French Organic Wines
In France, the Agriculture Biologique logo shows a wine to have been made organically, or more correctly, to have been made from organic grapes. This green sticker signifying an organic wine is appearing on more wines, and even world-class ones.
As the French wine harvest is in full swing and the vignerons collect their grapes and head for the vats, the vendange itself has changed little over the decades apart from increased mechanisation. The rearing of the vines themselves has also changed significantly with more and more chemicals being used. This has now sparked a fight-back by growers in France who want to use fewer chemicals and grow more organic wines.
Organic wines and bio-dynamic wines are taking off as wine-makers become ever more concerned at the amount of pesticides, weed killers, fungicides and other chemicals being sprayed on the land, the vines and the grapes. Growers say using these chemicals has stripped the land of its natural minerals and weakened the soil. The vines have been left with shallow roots and the poor soil means poorer grapes.
Grand cru vineyards, such as the Burgundy producer, Domaine de la Romanée-Conti (DRC), St Emilion’s Château Fonroque and Pauillac’s Château Pontet-Canet, have made the switch to organic wines as have many lesser known growers. This is in the belief that what goes on the grape goes in the wine. Festival Wines does not stock wines such as DRC: its 2005 vintage sells at about £10,000 per bottle in the US – we offer wines that are easily affordable!
The organic wine industry in France still represents a tiny fraction of the country’s overall wine production (last year: 480 million litres), but it is growing steadily, from 1.5 per cent in 2005, to 2.6 per cent in 2007 and 3.3 per cent in 2008. Many more growers are in the process of switching, but it can take four years to get organic certification.
France remains the world’s third heaviest user of pesticides; spending over €2bn per annum. 20% of the chemicals went on vines, which are just 5% of the farmed land. As the growers say: what goes on the grape goes in the wine.
No such thing as organic wine, says EU
Strictly speaking, organic wine does not exist in the European Union, only “wine made from organically grown grapes”: the rules do not cover winemaking, just cultivation techniques. EU regulations on organic farming ban chemical fertilisers, synthetic pesticides and genetically modified organisms. There are new EU regulations that allow the organic wine claasification.
Products that meet the specifications can carry the new organic leaf logo, as above. Vineyards have to use organic techniques and wait four years “in conversion” before they can even apply for organic certification. They face tighter controls than conventional vineyards, with organic certification every year and one or two additional checks each year.
Low Sulphur Wines in France
The ban on chemicals does not apply to the use of sulphites, which are preservatives added to stop the wine oxidising – turning into vinegar – a fault of some bio wines. Many people react badly to sulphites, especially asthmatics, but restrictions on how much can be added are complicated because sulphites are a natural product of making wine.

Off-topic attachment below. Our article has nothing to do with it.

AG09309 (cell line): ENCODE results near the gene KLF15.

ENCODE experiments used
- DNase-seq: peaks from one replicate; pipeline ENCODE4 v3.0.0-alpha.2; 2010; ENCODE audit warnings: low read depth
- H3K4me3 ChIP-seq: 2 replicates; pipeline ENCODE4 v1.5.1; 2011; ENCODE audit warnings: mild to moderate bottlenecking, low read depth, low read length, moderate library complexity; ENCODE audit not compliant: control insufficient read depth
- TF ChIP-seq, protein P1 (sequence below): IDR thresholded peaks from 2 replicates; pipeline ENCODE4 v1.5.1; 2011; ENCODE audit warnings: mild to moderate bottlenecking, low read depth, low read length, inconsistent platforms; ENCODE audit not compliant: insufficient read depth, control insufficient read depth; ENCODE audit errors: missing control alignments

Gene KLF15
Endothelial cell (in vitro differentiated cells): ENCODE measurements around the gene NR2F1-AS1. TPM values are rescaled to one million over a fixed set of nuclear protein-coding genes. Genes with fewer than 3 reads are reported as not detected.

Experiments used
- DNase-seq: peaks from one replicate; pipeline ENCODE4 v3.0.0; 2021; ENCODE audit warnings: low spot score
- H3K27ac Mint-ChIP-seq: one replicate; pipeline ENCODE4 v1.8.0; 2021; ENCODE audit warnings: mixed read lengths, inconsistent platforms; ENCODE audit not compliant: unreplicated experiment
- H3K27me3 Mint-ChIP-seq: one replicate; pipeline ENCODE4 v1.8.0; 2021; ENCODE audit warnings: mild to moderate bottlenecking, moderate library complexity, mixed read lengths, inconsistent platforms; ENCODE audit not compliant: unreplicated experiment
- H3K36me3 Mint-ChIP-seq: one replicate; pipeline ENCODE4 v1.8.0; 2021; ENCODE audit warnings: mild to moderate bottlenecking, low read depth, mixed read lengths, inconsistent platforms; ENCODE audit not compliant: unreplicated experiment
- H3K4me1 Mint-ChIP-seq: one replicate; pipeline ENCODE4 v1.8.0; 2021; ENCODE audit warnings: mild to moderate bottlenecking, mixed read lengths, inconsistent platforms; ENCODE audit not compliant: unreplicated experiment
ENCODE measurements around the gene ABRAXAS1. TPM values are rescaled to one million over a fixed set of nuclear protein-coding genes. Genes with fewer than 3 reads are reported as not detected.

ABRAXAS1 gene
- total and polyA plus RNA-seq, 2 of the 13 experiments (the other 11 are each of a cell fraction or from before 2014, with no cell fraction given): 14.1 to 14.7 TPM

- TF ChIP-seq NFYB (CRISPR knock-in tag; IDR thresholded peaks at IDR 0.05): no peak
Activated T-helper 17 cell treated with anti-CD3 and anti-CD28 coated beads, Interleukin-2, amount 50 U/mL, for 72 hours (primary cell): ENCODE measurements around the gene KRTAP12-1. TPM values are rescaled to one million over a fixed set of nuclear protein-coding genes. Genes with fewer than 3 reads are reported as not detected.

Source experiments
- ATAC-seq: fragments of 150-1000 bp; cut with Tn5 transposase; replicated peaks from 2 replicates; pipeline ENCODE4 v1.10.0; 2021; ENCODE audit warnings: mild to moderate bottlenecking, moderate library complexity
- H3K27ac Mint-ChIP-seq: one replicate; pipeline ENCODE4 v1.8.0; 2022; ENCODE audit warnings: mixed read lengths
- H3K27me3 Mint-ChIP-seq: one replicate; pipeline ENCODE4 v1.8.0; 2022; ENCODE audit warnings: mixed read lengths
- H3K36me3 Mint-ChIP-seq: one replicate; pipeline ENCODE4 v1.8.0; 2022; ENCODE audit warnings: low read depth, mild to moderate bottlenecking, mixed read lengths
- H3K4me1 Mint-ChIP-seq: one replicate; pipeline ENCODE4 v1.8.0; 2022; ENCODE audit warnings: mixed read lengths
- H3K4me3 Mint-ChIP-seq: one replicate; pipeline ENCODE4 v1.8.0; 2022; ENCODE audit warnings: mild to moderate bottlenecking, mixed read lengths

Red wines contain up to 10mg per litre of sulphites given off by tannins in the skins and stems during fermentation. EU law allows up to 160mg/l in reds, 200mg/l in whites and rosés and 400mg/l in sweet wines. Any wine with more than 10mg/l must be labelled “Contient Sulfites”, but you do not have to say how much sulphur the wine contains.
Some cheap wines have sulphites added to cover up poor wine-making techniques; some of the fault lies with the cork as it lets in more oxygen than artificial corks and screw caps. The newer ways of sealing bottles give less chance for oxygen to get to the wine, and lower sulphur levels can be used.
Bio-Dynamic Wines in France
Bio-dynamic grape growing takes organic growing a stage further: it develops soil life and builds the natural immunity of the vine. In bio-dynamic wine, only natural yeasts are used and no artificial adjustments are made nor animal products added. This growing method is more suited to the smaller vineyards rather than the mass production ones – it fits well with the stereotyped farmer or grower of France. At Festival Wines we offer up to 20 bio-dynamic wines from France.
Vegetarian Wines in France
It might sound unlikely but France is one of the leaders in producing vegetarian wines and while many a Frenchman would not know what a vegan stands for, a good number of their wines are in fact vegan wines. We should probably not tell them that they are leaders in vegetarian wines!
French Organic Wines, our producers:
Ampelidae Wines; Belle Mare; Chateau la Grolet, Christian Dauny, Claude Carre Champagne; Costieres de Pomerols; Domaine Begude and Domaine de la Tour all have their separate pages. More wines are available through our wine shop.